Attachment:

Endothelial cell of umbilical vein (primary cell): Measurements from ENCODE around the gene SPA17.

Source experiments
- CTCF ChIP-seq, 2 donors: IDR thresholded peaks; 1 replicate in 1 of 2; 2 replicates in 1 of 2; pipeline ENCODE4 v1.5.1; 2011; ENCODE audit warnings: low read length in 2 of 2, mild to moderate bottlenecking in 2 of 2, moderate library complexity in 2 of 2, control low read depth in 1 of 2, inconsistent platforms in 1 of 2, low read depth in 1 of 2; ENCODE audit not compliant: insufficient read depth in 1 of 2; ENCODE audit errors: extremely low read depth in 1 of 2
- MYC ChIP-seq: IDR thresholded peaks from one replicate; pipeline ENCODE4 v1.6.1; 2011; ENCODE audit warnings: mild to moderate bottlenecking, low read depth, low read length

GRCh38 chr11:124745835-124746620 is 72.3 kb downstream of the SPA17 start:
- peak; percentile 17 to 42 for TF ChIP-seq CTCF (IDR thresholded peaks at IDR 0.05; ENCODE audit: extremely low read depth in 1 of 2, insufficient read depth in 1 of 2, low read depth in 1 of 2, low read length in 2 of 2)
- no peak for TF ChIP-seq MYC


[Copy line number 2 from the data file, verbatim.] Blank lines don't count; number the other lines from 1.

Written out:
Source experiments